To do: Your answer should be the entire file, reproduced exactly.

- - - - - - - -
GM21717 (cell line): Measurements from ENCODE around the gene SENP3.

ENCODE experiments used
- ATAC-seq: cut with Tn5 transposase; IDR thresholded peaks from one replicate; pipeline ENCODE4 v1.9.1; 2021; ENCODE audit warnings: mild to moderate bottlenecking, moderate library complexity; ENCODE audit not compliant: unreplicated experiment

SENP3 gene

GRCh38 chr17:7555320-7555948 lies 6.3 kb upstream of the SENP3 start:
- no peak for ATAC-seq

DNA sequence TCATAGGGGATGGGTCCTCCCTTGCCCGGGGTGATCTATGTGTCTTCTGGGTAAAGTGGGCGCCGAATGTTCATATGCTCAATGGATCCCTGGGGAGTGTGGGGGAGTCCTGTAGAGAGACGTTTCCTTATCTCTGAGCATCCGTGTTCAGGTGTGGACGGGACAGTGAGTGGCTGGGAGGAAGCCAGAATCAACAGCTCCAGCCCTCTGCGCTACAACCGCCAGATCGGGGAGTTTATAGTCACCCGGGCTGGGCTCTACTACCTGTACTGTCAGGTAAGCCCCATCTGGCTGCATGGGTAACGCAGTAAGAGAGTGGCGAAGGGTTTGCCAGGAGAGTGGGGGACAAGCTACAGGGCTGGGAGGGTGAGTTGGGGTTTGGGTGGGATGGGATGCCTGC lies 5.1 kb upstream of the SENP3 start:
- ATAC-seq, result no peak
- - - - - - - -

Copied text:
GM21717 (cell line): Measurements from ENCODE around the gene SENP3.

ENCODE experiments used
- ATAC-seq: cut with Tn5 transposase; IDR thresholded peaks from one replicate; pipeline ENCODE4 v1.9.1; 2021; ENCODE audit warnings: mild to moderate bottlenecking, moderate library complexity; ENCODE audit not compliant: unreplicated experiment

SENP3 gene

GRCh38 chr17:7555320-7555948 lies 6.3 kb upstream of the SENP3 start:
- no peak for ATAC-seq

DNA sequence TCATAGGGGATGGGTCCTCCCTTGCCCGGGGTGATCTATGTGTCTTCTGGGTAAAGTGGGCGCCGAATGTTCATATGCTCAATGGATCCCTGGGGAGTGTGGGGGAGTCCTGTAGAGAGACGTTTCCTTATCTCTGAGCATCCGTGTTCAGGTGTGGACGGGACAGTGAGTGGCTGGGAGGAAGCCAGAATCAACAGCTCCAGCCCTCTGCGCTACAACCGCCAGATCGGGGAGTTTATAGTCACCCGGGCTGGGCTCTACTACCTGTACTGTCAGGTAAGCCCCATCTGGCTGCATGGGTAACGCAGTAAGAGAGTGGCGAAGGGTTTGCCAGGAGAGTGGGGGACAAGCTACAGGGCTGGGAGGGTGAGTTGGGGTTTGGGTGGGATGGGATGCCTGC lies 5.1 kb upstream of the SENP3 start:
- ATAC-seq, result no peak